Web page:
UREASE TEST

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Urease test is used to detect and differentiate Enterobacteriaceae that produce urease enzymes from those that do not. The urease test is used to determine the ability of an organism to split urea, through the production of the enzyme urease. Urease is an exoenzyme that hydrolyzes urea to produce ammonia and carbondioxide. Urease positive enterobacteria produce urease enzyme which has the ability to breakdown urea to ammonia (NH3) and carbon (IV) oxide (CO2). To test for urease production in bacteria, test isolates are cultured in a medium that contains urea and an indicator phenol red which changes colour from yellow to pink following the release of NH3 which turns the medium alkaline.

Urease test can be performed in the laboratory using modified Christensen’s urea broth, a urease testing tablet or a urea agar medium. The culture medium used for urease test include any urea medium, agar or broth; and any of these medium could be a sole medium or part of a panel like the motility indole urease (MIU) test medium that is used to determine the motility, indole production and urease production of a given bacterium. Proteus, Klebsiella and Providencia species are strong producers of urease enzymes (Figure 1).

PROCEDURE FOR UREASE TEST

  • Prepare urea agar medium slant in a test tube according to manufacturer’s instruction. In the preparation, test tube(s) containing the citrate medium must be kept in slanting position in order to make a slope. Well prepared urea slant looks yellowish.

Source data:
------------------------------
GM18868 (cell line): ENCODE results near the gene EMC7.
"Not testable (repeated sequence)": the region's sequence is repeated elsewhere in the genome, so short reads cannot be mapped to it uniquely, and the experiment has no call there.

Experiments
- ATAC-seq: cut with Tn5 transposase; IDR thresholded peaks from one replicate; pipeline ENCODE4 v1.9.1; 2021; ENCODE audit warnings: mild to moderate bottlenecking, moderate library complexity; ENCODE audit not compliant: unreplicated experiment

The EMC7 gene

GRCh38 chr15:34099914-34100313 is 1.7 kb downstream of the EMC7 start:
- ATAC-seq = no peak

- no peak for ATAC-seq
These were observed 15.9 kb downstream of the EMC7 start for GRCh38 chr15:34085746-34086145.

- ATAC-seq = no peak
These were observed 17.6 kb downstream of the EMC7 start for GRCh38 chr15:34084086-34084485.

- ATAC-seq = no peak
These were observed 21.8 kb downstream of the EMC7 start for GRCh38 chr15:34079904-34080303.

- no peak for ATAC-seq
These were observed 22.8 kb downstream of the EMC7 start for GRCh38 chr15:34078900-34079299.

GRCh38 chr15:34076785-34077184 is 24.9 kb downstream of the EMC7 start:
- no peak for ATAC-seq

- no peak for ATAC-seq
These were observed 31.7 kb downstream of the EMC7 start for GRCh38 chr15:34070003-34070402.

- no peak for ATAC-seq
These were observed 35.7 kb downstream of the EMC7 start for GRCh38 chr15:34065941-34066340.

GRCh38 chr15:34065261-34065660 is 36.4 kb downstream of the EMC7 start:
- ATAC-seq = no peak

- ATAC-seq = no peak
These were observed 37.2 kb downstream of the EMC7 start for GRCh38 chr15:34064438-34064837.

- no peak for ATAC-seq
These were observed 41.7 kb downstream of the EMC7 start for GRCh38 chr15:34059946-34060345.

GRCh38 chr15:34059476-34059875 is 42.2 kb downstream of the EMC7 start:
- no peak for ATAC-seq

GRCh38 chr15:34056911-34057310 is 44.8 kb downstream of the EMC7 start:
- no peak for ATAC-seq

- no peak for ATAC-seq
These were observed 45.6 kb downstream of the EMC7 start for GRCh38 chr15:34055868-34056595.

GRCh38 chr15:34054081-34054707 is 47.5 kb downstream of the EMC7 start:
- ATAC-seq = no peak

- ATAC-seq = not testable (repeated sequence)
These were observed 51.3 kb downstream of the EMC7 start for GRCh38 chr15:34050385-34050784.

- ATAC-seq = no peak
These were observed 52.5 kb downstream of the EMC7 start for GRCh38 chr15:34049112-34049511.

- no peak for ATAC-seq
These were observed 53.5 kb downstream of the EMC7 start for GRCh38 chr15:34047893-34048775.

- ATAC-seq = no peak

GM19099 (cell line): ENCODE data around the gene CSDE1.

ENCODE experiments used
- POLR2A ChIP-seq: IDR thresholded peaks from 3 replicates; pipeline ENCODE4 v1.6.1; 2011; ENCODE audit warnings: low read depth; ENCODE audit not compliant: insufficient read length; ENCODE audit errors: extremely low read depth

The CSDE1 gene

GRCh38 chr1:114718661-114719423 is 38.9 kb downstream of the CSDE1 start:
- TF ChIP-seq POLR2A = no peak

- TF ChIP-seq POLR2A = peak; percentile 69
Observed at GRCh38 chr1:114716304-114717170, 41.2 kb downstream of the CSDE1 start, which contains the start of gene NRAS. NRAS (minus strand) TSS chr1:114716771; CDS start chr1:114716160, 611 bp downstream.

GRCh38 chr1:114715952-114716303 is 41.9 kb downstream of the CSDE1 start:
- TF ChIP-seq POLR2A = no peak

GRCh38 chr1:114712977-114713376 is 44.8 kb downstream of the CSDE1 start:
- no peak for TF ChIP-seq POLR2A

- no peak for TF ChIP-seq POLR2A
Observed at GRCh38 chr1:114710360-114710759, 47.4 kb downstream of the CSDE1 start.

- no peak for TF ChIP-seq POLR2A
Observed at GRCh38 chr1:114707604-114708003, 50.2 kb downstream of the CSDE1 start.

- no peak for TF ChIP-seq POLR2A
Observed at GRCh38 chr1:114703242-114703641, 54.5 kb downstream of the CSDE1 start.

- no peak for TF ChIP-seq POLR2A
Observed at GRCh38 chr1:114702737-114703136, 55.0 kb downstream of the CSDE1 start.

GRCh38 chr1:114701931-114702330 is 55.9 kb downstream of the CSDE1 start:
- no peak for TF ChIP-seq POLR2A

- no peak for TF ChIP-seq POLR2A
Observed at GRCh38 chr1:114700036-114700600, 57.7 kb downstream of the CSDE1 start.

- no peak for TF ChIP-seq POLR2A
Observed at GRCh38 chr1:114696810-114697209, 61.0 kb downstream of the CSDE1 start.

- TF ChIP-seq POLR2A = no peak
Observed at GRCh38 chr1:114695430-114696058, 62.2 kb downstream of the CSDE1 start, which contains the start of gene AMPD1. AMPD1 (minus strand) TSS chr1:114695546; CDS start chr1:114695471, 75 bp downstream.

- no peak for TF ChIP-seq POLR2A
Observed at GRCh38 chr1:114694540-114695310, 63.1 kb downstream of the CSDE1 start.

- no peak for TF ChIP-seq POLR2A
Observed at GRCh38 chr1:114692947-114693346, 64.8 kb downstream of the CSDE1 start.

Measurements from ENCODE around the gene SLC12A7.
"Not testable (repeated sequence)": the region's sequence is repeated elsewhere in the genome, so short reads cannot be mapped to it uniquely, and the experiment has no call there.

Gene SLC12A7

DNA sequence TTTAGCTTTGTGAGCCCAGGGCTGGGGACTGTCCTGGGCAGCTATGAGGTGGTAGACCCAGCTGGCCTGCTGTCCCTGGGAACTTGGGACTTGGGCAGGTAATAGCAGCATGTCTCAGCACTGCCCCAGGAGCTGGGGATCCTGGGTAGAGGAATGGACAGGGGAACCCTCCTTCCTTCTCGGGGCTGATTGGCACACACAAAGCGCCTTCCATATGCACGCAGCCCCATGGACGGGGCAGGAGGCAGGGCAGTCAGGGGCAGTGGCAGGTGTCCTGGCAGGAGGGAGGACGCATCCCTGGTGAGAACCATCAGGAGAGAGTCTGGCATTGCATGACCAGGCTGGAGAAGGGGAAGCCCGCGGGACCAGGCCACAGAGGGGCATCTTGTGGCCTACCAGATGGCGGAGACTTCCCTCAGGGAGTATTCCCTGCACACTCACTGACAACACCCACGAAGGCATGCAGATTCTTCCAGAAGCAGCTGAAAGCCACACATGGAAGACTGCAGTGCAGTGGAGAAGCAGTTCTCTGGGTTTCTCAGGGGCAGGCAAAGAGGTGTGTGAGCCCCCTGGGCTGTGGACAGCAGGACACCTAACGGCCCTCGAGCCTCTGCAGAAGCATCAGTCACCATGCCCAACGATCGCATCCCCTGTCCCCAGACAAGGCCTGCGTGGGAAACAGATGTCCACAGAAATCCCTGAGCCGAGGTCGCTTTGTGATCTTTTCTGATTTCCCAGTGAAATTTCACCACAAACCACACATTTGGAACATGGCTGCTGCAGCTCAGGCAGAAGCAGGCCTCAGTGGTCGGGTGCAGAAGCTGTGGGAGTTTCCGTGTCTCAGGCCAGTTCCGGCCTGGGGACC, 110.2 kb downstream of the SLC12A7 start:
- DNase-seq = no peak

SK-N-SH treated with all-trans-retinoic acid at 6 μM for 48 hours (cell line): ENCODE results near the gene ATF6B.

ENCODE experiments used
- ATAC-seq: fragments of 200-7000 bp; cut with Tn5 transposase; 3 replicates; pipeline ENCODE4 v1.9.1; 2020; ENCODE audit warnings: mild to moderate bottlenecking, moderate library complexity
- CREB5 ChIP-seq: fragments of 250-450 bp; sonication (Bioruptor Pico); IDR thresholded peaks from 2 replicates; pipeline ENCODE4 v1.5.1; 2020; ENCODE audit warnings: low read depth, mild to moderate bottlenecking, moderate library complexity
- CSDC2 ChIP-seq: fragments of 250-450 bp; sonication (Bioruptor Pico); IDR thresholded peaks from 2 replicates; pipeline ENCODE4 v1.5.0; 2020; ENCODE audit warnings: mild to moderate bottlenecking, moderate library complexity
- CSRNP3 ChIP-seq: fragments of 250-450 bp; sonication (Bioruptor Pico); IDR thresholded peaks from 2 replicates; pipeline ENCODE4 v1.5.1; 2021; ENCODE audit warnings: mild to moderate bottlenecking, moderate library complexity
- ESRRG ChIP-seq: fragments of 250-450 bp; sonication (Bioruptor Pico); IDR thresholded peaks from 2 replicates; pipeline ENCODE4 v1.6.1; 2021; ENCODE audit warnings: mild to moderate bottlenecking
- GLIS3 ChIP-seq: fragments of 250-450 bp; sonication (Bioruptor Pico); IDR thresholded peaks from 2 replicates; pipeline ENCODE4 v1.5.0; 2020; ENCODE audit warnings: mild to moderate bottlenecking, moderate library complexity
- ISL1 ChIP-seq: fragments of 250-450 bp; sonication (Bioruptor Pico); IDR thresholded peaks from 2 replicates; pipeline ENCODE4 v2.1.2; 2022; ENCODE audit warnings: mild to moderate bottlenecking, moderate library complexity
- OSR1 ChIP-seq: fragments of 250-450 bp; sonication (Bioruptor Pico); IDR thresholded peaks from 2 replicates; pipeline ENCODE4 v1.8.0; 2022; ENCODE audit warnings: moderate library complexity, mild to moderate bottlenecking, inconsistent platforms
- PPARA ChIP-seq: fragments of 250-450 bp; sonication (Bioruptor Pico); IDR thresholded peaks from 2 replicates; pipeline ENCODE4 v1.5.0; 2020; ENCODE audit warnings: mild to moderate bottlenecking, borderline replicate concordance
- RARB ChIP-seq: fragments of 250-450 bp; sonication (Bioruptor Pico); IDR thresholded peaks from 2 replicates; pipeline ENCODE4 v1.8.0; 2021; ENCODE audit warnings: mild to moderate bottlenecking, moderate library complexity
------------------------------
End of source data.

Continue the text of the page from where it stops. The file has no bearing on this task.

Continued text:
• Perform this test with a pure culture of the test isolate grown on a nutrient agar plate.
  • Aseptically inoculate a speck or inoculum of the test isolate on urea agar medium slant by streaking.
Figure 1. Urease test. The tube on the left is strong positive as indicated by the pink colour, tube at the center is an uninoculated tube (that served as the negative control tube) while the tube on the right is negative. Photo courtesy: https://www.microbiologyclass.com
  • Incubate the slant(s) overnight at 37oC.
  • Observe the slant for a pink colouration.
  • The production of a pink colouration is indicative of a positive result (Figure 1). Absence of a pink colour shows a negative test result, and nonexistence of a urease producer.

Further reading

Brooks G.F., Butel J.S and Morse S.A (2004). Medical Microbiology, 23rd edition. McGraw Hill Publishers. USA.

Goldman E and Green L.H (2008). Practical Handbook of Microbiology, Second Edition. CRC Press, Taylor and Francis Group, USA.

Madigan M.T., Martinko J.M., Dunlap P.V and Clark D.P (2009). Brock Biology of Microorganisms, 12th edition. Pearson Benjamin Cummings Inc, USA.

Mahon C. R, Lehman D.C and Manuselis G (2011). Textbook of Diagnostic Microbiology. Fourth edition. Saunders Publishers, USA.

Patrick R. Murray, Ellen Jo Baron, James H. Jorgensen, Marie Louise Landry, Michael A. Pfaller (2007). Manual of Clinical Microbiology, 9th ed.: American Society for Microbiology.

Wilson B. A, Salyers A.A, Whitt D.D and Winkler M.E (2011). Bacterial Pathogenesis: A molecular Approach. Third edition. American Society of Microbiology Press, USA.

Woods GL and Washington JA (1995). The Clinician and the Microbiology Laboratory. Mandell GL, Bennett JE, Dolin R (eds): Principles and Practice of Infectious Diseases. 4th ed. Churchill Livingstone, New York.

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